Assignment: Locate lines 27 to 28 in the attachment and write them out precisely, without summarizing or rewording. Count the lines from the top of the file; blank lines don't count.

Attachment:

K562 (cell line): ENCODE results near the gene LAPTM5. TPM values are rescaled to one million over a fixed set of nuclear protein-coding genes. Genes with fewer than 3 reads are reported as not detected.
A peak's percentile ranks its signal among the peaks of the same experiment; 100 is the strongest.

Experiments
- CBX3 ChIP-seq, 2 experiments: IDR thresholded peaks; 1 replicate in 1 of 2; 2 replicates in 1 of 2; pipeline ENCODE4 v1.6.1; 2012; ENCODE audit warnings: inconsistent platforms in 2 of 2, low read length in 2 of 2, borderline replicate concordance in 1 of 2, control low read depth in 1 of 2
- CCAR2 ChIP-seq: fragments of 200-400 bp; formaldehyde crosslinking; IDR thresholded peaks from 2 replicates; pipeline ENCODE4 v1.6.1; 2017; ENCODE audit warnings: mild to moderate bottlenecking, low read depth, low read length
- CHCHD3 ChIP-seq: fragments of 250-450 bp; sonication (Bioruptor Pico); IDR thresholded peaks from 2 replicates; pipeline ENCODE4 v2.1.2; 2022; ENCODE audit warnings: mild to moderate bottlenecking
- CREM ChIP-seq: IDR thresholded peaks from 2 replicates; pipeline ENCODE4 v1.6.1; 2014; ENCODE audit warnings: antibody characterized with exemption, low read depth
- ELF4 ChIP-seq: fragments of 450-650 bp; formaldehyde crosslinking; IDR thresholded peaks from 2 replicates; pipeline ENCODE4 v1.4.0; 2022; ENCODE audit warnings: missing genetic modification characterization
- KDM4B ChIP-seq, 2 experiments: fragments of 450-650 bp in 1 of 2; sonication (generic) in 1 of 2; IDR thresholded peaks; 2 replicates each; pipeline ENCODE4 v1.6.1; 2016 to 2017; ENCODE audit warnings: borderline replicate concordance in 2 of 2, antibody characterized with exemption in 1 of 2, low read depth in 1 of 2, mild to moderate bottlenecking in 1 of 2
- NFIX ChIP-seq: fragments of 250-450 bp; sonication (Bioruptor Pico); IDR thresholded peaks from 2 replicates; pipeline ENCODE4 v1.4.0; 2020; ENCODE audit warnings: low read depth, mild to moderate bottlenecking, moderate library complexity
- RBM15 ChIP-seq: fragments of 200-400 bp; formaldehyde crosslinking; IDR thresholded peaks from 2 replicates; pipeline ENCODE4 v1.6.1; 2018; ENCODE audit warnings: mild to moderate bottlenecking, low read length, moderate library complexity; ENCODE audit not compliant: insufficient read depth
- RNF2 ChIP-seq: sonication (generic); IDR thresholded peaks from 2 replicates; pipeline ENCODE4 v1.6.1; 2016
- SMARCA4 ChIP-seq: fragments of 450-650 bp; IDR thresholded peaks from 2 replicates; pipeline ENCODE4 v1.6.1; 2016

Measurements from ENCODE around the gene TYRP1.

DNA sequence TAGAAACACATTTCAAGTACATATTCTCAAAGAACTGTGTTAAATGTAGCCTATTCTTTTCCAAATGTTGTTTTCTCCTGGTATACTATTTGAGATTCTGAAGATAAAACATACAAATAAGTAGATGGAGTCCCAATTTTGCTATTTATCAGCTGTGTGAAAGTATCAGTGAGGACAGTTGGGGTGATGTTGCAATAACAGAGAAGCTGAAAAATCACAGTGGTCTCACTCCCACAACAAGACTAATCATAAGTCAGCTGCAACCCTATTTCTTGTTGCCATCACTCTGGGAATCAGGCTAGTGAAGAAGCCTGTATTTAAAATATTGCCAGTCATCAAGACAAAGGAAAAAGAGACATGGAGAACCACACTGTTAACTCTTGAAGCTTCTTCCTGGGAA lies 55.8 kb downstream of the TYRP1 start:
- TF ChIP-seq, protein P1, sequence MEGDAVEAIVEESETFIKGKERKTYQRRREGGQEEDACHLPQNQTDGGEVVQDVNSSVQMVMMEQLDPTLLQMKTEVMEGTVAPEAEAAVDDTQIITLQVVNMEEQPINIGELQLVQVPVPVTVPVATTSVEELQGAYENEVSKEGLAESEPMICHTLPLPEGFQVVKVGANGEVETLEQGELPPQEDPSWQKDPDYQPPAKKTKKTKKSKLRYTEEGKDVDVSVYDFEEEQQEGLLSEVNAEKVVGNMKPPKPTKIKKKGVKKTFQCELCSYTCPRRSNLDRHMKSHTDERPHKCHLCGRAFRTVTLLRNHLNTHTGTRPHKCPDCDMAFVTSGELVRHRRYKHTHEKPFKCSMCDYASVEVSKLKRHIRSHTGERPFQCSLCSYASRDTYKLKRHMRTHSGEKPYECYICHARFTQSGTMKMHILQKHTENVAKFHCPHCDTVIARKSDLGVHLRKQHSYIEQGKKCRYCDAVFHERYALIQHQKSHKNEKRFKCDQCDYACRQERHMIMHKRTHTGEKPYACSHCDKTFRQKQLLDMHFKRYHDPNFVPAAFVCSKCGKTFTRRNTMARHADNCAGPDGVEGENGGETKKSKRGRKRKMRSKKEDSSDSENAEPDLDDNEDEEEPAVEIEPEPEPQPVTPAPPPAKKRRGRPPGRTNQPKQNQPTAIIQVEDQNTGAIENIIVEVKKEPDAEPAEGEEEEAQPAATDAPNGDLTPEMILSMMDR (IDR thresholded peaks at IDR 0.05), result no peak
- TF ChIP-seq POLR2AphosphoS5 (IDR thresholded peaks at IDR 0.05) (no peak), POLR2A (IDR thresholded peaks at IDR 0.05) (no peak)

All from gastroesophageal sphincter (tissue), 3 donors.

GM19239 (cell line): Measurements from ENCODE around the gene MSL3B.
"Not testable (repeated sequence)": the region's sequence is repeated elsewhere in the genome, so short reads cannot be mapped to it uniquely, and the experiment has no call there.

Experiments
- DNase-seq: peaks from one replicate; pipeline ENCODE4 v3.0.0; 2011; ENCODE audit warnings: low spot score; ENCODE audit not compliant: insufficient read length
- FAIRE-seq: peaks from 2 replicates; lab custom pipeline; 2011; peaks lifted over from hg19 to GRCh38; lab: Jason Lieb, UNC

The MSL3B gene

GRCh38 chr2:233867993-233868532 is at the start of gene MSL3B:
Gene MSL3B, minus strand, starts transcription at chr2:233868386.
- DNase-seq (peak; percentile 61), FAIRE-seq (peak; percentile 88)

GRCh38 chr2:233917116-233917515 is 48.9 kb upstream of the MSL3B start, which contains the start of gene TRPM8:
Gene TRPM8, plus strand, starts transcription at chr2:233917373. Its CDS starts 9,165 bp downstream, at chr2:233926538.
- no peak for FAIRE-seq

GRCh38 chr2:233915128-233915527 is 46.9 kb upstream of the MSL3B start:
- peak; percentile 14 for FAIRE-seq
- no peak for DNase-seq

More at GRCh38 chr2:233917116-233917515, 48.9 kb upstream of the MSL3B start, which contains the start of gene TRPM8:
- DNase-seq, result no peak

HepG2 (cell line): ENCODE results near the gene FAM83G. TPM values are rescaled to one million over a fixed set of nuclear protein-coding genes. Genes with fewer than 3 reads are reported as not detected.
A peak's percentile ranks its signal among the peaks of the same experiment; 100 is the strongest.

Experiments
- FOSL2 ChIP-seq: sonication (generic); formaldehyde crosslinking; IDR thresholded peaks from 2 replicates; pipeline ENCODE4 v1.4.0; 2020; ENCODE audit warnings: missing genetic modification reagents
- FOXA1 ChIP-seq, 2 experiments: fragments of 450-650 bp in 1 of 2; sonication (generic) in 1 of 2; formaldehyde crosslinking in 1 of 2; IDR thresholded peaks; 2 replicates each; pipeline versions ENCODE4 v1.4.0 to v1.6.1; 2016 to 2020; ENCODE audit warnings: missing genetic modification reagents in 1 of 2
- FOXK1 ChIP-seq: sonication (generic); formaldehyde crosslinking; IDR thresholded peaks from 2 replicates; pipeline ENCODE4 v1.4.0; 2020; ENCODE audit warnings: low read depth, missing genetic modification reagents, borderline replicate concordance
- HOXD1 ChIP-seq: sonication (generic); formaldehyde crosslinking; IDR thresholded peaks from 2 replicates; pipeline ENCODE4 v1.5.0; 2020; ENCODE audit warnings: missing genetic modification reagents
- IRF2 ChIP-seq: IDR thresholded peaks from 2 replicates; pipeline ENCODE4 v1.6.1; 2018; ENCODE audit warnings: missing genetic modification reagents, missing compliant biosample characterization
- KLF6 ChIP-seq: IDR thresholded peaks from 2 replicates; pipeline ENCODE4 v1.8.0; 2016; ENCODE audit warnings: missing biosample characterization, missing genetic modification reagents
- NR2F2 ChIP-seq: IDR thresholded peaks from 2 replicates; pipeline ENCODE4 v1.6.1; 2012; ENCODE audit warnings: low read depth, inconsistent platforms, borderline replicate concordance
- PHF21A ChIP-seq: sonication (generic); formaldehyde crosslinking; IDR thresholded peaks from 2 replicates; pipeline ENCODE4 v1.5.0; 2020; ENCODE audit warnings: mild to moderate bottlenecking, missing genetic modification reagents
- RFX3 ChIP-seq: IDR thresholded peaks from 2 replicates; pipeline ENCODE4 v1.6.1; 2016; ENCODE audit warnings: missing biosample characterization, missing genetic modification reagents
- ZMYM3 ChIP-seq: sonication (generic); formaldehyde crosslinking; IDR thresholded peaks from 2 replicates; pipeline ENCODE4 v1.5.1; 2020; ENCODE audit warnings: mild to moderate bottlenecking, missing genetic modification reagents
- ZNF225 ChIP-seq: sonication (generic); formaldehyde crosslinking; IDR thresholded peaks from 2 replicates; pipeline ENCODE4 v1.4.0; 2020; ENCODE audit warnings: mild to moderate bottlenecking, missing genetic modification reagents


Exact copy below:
- DNase-seq (peak; percentile 61), FAIRE-seq (peak; percentile 88)

GRCh38 chr2:233917116-233917515 is 48.9 kb upstream of the MSL3B start, which contains the start of gene TRPM8: